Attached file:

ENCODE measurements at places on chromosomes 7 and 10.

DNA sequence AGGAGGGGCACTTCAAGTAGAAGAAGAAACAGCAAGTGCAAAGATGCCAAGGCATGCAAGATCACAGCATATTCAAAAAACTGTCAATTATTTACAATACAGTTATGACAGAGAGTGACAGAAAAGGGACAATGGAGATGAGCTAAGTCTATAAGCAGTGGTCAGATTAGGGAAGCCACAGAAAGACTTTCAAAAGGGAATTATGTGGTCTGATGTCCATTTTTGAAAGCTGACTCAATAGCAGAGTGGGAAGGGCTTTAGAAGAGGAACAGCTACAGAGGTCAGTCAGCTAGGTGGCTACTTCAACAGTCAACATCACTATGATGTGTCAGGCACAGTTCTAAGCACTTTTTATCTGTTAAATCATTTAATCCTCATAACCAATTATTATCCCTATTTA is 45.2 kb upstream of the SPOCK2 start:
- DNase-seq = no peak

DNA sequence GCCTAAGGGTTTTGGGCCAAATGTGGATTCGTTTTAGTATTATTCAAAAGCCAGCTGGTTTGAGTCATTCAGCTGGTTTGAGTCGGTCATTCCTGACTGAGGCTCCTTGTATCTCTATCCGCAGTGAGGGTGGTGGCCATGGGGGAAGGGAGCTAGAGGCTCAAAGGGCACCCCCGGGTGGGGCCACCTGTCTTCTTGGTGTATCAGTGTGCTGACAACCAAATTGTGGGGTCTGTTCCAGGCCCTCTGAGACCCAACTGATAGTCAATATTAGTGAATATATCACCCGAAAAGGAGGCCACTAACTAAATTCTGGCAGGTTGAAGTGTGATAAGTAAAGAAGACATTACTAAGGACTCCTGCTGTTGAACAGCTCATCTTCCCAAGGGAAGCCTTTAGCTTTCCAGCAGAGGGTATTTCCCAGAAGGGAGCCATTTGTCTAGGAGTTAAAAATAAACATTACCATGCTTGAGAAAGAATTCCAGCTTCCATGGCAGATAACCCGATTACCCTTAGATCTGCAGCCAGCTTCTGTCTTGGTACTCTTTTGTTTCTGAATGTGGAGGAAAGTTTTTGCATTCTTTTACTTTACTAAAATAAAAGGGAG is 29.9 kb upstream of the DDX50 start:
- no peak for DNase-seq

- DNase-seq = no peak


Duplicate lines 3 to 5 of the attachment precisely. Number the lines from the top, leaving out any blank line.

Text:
- DNase-seq = no peak

DNA sequence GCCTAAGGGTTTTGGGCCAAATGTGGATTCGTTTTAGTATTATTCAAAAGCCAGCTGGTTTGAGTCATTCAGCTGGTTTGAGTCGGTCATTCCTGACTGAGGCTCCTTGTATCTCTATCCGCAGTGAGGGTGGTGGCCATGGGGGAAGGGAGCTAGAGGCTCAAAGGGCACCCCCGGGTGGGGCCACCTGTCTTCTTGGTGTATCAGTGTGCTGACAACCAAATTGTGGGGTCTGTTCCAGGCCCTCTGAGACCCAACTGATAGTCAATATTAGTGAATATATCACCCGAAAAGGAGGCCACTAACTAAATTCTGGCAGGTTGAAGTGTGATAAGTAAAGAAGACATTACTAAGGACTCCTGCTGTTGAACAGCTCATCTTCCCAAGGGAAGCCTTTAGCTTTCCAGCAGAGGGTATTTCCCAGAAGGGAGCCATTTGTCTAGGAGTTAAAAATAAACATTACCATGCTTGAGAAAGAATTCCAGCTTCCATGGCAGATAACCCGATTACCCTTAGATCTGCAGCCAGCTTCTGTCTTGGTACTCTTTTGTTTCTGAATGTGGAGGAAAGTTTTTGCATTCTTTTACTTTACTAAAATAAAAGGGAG is 29.9 kb upstream of the DDX50 start:
- no peak for DNase-seq